To figure out how old a tree is, all you have to do is count its rings, and some truly ancient trees grace the pages of this book. But, as tree-ring researcher Valerie Trouet shows, that is the least fascinating thing you can derive from wood. Revealing the inner workings of the academic field formally known as dendrochronology, Tree Story is an immersive jaunt through archaeology, palaeoclimatology, and environmental history. A beautifully written and designed book, it highlights the importance and usefulness of tree rings in reconstructing past climate and linking it to human history.

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Book review – Dance of the Dung Beetles: Their Role in Our Changing World

6-minute read

Having just reviewed The Mosquito, I am continuing the theme of small things running the world. Here is another overlooked insect that literally moves mountains, doing the dirty job that nobody wants to do: the dung beetle. Entomologist Marcus Byrne has teamed up with popular science writer Helen Lunn for Dance of the Dung Beetles, a captivating and charming introduction to their cultural history, their role in the history of biology as a discipline, and some really funky contemporary research.

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Book review – Wild Sea: A History of the Southern Ocean

6-minute read

The Southern Ocean, that vast body of water that flows unhindered around Antarctica, has to be one of the most forbidding oceans on our planet. Its latitudes are referred to by increasingly unnerving names the gale-force winds that have terrorised mariners since they first set sail here – the roaring forties, the furious fifties, the screaming sixties. Its waters are so cold that they are actually below freezing in places, with only their salinity preventing them from freezing solid (fish here have evolved antifreeze proteins!) As a consequence of these extreme conditions, this region has long remained unexplored. But, as historian Joy McCann shows, explore it we did. Brace yourself for a gripping piece of environmental history, marked by heroism as much as hubris, and curiosity as much as cruelty.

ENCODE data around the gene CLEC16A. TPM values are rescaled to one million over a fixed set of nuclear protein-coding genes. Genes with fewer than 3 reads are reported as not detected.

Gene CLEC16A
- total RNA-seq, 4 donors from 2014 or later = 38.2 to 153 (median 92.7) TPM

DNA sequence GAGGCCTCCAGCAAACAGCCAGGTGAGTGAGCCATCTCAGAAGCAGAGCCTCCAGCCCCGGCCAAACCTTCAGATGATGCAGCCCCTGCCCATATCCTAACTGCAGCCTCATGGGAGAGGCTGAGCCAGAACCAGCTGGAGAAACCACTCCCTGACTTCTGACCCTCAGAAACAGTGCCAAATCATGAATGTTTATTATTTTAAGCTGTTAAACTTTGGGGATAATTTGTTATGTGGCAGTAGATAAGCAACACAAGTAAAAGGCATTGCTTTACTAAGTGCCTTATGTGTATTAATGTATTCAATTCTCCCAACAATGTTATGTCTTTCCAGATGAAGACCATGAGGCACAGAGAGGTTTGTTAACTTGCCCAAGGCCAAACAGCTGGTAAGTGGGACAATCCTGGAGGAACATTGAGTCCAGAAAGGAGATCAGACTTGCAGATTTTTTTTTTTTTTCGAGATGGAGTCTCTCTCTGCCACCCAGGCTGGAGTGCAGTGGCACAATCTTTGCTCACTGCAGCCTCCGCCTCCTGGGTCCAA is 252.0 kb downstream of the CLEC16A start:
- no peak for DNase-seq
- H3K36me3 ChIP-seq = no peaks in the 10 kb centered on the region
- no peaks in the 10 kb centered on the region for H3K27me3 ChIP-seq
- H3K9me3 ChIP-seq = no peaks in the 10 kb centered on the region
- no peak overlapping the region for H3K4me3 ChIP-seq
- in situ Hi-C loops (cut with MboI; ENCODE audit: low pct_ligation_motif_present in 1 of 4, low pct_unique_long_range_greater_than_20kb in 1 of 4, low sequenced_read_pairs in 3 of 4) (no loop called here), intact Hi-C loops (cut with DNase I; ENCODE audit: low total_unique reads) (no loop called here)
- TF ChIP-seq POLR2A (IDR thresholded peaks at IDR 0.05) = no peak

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Book review – The Science of Roman History: Biology, Climate, and the Future of the Past

6-minute read

One look at the title and you might be forgiven for quoting John Cleese. But rather than asking what the Romans can do for us, this book asks what we can do for the Romans. Walter Scheidel, who is a professor of humanities as well as classics and history, and a fellow in human biology, brings together a diverse cast of scientists. Their aim? To discuss what relatively young bioscientific disciplines can add to our picture of life in Ancient Rome as revealed so far by the more mature disciplines of history and archaeology. Which disciplines might these be? Prepare yourself for several mouthfuls as this book covers palaeoclimatology, archaeobotany, zooarchaeology, palaeopathology, population genetics, and the study of ancient DNA.

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Book review – The Smart Neanderthal: Cave Art, Bird Catching & the Cognitive Revolution

6-minute read

Why are we, from an evolutionary standpoint, the last man standing? This question fascinates archaeologists and anthropologists, and the dominant narrative is one of humans outcompeting other hominin lineages, driving them extinct. In the process, our evolutionary cousins, such as Neanderthals, always get the short end of the stick, being clumsier, dumber, or just generally inferior to us. In a book that is both a popular summary of his work and a critique of current thinking in archaeology, evolutionary biologist Clive Finlayson aims to redress this balance. Neanderthals, he says, were a lot smarter than we give them credit for, and one unexpected line of evidence comes from the birds that lived alongside them.